[Spoiler alert.] From Hungary, the latest film to be released on Montage Pictures, the subsidiary label to Eureka Entertainment is Strangled based off the real story of a serial killer operating in Hungary in the late 1950s and 60s. The film opens in 1957, the year after the uprising in the country was aggressively put down by the Soviet Union in the midst of the so-called Communist ‘Utopia’. Set in the provincial worker town of Martfú where the worker of a shoe factory, Akos Réti meets his ex-girlfriend after work. When she refuses to go back with him, he hits her. Later she is found strangled, raped and murdered by a canal. He is arrested for her murder, is tried, initially does not appeal and is condemned to death for her murder, later commuted to 25 years.
7 years later, while Réti is still in prison, another woman is found murdered with similar wounds and having been raped. Another woman is attacked and left on a railway track but survives and wakes just before being hearly struck by a passing train. A police inspector does not believe that Réti is the murderer of his former girlfriend, but has trouble convincing his (party) superiors. Another woman called Nora also survives after screaming when she was being attacked causing the would-be killer to flee. Nora’s husband, Pál Bognár is a truck driver at the shoe factory and before long he is revealed, unbeknownst to Nora as the serial killer . It transpires that Bognár has trouble getting an erection under normal sexual situations but becomes aroused when he murders and rapes and is in essence a necrophile. Meanwhile, Akos Réti continues to languish in jail while Bognár stalks his prey for sexual kicks.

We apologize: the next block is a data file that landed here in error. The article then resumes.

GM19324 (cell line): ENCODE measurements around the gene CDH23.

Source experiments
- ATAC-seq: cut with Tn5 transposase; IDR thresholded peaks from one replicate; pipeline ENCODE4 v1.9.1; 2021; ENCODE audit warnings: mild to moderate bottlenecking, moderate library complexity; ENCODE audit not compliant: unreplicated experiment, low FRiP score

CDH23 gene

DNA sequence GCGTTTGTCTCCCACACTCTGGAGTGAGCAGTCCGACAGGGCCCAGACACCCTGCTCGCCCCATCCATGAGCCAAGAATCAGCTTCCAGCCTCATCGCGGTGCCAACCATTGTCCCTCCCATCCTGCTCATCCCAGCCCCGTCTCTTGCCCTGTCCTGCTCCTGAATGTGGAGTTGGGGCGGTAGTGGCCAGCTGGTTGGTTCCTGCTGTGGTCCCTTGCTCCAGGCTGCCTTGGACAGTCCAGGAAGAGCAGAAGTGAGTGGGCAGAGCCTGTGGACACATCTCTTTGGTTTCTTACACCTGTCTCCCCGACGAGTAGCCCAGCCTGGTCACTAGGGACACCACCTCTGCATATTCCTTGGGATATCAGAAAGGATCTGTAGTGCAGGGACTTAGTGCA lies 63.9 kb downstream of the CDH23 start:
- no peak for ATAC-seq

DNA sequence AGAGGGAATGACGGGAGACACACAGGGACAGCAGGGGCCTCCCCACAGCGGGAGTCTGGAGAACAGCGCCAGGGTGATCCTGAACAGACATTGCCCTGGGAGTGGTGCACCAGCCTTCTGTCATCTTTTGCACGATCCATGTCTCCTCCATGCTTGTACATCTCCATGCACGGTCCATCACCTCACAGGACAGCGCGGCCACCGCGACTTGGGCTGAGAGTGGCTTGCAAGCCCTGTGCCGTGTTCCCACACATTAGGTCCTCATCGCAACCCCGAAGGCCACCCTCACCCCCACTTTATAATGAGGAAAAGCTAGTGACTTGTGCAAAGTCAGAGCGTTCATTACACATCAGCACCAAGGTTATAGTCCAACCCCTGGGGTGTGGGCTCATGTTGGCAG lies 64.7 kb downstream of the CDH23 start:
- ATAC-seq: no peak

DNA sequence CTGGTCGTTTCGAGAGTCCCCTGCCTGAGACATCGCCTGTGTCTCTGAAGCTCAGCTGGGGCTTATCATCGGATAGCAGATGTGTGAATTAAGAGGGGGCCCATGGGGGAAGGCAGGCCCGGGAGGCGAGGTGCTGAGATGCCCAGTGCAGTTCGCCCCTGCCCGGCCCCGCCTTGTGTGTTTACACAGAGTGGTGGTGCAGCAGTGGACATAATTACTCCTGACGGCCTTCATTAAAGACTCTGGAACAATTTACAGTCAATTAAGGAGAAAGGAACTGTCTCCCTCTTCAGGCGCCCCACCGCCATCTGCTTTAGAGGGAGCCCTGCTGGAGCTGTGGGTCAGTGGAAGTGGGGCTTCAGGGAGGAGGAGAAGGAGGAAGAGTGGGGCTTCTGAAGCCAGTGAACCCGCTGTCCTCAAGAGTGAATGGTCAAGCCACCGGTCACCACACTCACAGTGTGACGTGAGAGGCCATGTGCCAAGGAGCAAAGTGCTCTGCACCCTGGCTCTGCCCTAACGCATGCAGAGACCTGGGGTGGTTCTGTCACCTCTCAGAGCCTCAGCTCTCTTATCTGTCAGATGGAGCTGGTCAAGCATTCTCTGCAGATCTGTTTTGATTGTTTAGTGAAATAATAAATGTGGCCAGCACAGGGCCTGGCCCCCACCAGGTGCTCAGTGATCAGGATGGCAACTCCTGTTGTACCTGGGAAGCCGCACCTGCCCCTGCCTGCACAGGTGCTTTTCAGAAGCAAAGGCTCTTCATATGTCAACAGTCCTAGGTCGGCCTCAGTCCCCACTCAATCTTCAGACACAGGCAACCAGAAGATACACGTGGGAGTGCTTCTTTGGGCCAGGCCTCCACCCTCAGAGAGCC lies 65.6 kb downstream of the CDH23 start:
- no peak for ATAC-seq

Director, Árpád Sopsits has already proved with the handful of films he has made that he uses some graphic realism in his dramas. In Strangled he follows along this familiar path, not shying away from some graphic necrophilia. Sopsits film is a realistic one telling of events as they happened and giving a good interpretation of Hungary behind the Iron Curtain with a few Trabants driving around. Having said this, there of course some predecessors to this film, primarily Fritz Lang’s M (1931), the films of David Fincher and a whole genre of serial killer films. Elsewhere, Daniel Espinosa’s Child 44 (2015) which starred Tom Hardy and Gary Oldman also pitted a rogue party official investigating a series of murders and child killings by a serial killer in 1950s Soviet Union. Child 44 more obviously dealt with party interference with a non-political crime, but the theme is more subtely handled and localised in Sopsits film. The claim by the party official “That there are no serial killers in the country! is that clear?” sets the problems that the suicidal Réti faces. It is only later in the film do we begin to understand why Réti, perplexingly is so willing to admit that the initial murder with the weight of the state against him.
Giving a sexual explanation to the killer is most definately to the films benefit and goes somewhat, as unpleasant as the character of Bognár (Károly Hajduk) is with his wry smile, is given some explanation or a modicum of understanding for his heinous crimes. The ending does not necessarily bring much in the way of happiness, even with the catching and conviction of the serial killer. It is now 1968, the year in which there was another Soviet uprising, this time in Prague.